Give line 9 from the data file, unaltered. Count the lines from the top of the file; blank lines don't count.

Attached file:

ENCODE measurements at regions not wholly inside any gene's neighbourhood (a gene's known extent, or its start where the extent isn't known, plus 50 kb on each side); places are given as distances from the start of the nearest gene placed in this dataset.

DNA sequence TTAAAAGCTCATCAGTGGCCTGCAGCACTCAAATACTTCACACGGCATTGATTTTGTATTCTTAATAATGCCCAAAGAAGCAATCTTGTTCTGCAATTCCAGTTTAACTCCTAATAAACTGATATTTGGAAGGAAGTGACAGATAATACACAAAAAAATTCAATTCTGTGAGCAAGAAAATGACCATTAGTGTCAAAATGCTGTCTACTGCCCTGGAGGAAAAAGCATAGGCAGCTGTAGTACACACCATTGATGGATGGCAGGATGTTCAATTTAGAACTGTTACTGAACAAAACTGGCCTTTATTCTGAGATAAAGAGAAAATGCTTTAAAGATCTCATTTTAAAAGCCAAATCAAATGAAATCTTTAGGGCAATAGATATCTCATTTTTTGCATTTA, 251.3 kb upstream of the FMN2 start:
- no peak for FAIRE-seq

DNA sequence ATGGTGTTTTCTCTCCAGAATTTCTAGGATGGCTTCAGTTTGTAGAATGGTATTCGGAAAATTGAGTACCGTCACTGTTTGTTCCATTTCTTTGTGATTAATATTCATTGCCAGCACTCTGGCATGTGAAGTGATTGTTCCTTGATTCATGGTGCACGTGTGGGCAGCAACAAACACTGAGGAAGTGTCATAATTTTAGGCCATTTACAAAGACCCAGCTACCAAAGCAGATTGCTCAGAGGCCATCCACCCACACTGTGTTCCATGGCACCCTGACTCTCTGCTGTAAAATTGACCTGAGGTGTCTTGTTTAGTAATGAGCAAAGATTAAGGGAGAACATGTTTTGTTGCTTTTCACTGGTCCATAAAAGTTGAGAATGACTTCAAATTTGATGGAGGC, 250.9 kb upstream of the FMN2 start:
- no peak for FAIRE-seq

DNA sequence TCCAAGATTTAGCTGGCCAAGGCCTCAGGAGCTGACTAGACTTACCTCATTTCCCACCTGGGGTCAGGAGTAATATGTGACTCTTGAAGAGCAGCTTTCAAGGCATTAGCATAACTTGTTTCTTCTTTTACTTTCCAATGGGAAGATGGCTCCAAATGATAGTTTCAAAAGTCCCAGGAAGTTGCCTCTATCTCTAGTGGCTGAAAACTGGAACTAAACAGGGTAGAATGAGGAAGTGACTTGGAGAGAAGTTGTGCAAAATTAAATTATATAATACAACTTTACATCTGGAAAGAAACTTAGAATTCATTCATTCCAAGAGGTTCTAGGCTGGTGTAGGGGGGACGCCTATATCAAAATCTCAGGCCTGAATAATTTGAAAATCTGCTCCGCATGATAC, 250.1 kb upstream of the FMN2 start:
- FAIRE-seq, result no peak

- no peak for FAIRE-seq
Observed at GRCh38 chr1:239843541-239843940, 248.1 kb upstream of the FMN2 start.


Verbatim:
Observed at GRCh38 chr1:239843541-239843940, 248.1 kb upstream of the FMN2 start.